Check out 12 Herbs You Can Grow Indoors in Water all year long and never settle for dry herbs again! 

1. Sage

An evergreen shrub that can grow anywhere and everywhere, sage can be grown in water and is a wonderful indoor plant. You would need about 6 inches long stem, remove the leaves from the bottom to about 4 inches and then place it in a jar filled with tap water. It has an accelerated growth rate during the winter and it is likely to provide the tastiest leaves if it receives lots of sunlight. So, are you ready to add a dash of flavor to your favorite dish? 

2. Peppermint

Want to grow some peppermint in a bottle of water? Take a 6-inch cutting tip from a fully grown plant and place it in the water-filled jar after removing the bottom leaves. Make sure the glass bottle is away from direct sunlight to avoid algae bloom. No matter how refreshing and soothing, Peppermint is an invasive plant, and it is better to grow it in a container than an open garden. Also, you get to see the roots grow! 

3. Chives

A vibrant green herb that can bring color and flavor to any dish, chives is a cold-hardy annual herb. it can grow well in water jar from stem cuttings with plenty of water and sunlight. Chives are a member of the lily family and they can be used to season tons of dishes. It is a versatile herb that adds mild garlic or onion flavor to any dish. 

4. Basil

Organic herbs can get very costly, especially during the winters when they need a herb garden to survive. Assuming that you don’t have a green thumb at your place, a few basil plants and a mason jar would do the job. Add an inch of water to the jar with liquid silica to help the cell structure of your plant. Next, place the basil plants and situate it in the warmest window of your house. Wait a week or two before you see the popular pizza topping grow!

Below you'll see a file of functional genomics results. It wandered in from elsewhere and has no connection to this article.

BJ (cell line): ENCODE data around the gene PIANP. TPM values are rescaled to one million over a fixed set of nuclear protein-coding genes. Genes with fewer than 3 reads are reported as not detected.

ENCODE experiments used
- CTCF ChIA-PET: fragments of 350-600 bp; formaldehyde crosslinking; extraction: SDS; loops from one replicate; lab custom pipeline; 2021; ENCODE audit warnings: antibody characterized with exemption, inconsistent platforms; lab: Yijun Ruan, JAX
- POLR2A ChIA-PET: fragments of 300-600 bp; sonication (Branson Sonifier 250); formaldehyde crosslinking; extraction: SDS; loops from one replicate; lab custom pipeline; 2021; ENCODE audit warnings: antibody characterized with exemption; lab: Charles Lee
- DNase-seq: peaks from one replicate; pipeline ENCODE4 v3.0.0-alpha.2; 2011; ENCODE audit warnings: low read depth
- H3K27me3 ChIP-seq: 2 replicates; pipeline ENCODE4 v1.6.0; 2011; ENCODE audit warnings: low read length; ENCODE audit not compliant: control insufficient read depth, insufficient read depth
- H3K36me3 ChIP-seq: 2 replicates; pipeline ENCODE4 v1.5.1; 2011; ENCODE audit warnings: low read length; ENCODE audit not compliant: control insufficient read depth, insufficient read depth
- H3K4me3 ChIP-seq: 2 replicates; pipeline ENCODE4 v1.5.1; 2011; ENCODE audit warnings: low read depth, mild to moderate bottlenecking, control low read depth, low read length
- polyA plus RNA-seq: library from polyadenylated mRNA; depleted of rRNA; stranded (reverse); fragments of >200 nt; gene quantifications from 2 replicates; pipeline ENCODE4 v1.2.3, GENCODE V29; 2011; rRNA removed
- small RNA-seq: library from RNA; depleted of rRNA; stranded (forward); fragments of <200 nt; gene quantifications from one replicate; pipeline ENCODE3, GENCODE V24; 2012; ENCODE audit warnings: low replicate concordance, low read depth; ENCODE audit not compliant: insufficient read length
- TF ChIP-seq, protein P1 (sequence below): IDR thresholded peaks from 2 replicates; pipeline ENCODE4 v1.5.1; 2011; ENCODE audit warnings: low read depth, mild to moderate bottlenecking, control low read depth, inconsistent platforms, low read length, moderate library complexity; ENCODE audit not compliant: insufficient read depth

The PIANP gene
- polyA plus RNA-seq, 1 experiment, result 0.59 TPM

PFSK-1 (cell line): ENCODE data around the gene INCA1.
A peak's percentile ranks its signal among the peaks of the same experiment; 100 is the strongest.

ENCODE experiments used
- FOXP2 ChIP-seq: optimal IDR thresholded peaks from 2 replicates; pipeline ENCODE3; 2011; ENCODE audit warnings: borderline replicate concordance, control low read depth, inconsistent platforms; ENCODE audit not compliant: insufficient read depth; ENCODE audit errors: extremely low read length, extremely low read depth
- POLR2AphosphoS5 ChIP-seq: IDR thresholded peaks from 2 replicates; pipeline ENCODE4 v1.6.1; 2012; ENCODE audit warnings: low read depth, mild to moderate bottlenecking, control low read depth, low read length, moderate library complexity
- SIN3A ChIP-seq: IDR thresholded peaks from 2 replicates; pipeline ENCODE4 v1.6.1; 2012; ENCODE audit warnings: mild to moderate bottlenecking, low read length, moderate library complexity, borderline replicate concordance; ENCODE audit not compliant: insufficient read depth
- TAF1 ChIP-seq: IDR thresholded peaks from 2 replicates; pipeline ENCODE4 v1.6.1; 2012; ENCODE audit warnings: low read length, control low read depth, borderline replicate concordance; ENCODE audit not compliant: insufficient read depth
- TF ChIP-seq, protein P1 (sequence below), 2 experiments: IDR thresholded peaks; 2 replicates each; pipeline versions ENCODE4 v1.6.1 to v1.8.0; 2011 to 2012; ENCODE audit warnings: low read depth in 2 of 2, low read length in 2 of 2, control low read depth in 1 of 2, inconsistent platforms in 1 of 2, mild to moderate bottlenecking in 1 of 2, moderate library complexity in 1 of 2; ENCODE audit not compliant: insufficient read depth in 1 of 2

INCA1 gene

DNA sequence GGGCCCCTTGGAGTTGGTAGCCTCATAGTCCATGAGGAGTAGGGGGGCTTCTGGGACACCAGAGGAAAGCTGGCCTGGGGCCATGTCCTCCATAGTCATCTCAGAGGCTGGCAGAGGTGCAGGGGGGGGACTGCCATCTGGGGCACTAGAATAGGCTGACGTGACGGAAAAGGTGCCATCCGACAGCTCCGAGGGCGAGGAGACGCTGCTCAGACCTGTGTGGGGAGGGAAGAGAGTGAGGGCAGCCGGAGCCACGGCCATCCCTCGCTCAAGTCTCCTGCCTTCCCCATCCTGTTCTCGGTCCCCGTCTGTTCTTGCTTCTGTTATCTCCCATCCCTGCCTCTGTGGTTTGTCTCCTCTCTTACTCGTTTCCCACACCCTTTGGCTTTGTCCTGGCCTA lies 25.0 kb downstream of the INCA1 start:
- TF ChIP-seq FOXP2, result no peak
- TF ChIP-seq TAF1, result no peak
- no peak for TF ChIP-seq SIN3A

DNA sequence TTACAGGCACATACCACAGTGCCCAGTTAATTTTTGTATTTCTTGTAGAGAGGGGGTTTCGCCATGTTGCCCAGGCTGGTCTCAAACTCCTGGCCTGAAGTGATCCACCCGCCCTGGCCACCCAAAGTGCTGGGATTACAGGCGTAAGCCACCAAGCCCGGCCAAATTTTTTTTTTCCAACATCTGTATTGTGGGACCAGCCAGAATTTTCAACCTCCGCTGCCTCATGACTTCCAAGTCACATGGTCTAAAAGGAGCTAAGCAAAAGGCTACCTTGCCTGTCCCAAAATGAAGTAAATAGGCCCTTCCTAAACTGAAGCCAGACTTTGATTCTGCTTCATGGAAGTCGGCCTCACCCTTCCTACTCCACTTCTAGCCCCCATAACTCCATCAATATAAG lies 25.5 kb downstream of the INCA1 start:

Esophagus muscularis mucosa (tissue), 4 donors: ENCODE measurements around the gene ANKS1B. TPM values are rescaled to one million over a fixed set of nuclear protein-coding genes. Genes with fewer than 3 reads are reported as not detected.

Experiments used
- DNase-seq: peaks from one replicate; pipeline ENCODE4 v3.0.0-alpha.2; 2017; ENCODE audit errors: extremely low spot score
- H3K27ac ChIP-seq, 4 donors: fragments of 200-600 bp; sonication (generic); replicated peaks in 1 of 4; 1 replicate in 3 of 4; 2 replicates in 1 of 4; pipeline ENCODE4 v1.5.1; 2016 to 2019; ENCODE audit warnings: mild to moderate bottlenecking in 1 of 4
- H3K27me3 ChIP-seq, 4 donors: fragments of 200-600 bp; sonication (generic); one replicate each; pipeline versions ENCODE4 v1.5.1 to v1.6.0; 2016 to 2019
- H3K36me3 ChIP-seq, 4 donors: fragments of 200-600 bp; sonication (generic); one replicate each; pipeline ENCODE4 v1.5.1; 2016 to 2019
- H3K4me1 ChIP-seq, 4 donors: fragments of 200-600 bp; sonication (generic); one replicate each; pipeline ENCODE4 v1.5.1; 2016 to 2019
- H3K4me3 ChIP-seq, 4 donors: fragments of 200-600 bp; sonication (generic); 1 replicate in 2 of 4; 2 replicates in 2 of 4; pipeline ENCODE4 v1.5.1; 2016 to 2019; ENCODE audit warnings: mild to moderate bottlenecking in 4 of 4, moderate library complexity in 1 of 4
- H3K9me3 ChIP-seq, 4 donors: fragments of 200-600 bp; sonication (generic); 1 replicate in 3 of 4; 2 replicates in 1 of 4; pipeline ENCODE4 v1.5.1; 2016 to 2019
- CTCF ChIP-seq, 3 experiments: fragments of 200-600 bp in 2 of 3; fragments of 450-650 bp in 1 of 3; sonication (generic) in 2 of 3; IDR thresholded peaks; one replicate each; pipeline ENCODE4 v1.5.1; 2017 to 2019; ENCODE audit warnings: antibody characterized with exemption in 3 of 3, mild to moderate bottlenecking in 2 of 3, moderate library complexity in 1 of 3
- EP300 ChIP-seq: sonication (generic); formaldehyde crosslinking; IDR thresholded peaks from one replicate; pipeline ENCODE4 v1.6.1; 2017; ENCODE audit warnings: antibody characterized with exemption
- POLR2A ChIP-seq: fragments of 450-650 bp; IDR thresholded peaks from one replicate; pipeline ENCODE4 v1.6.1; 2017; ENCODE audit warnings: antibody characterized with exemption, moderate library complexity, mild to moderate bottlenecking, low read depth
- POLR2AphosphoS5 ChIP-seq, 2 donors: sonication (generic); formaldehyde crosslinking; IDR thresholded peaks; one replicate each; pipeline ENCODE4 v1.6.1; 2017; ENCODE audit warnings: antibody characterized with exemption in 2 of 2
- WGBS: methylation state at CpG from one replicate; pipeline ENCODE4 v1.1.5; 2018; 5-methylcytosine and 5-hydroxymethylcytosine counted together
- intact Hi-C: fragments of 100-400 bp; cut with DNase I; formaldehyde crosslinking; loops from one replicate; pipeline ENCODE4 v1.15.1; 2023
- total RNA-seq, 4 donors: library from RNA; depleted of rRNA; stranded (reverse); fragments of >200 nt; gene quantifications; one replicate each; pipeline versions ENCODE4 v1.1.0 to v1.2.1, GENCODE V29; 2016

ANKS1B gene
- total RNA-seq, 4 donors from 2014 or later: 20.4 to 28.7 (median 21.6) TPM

5. Thyme

Thyme and sage seasonings go hand-in-hand in poultry dishes and if you are already done with sage, you must grow thyme as well. Place the thyme cutting in a mason jar or a glass bottle and wait a week or two before they bloom edible flowers. Also, no direct sunlight for this one as well but keep it in a warm place. Add a pinch of deliciousness to your favorite chicken dishes with fresh thyme! 

6. Rosemary

A perennial herb, Rosemary has tropical characteristics and it is challenging to keep it alive during cold winters. To solve this issue, rosemary is often grown in a water jar to keep it warm and hydrated. One must select younger shoots from the mother plant and be very careful with the cuttings since you don’t want to damage the roots. Within a few weeks, you will see new roots blooming. Once the root is developed, it likes to stay in dry soil and needs 6 hours of love from the sun! 

7. Oregano

Who can forget our beloved topping that goes with everything be it pasta or pizza? A flowering plant in the mint family, Oregano is a Eurasia native and has been popular for years as a seasoning herb that you can grow from cuttings. You can grow fresh oregano all year long by cutting a fresh stem from a mother plant and potting them in a water jar. Make dipping sauces and make your evening snacking delicious than ever!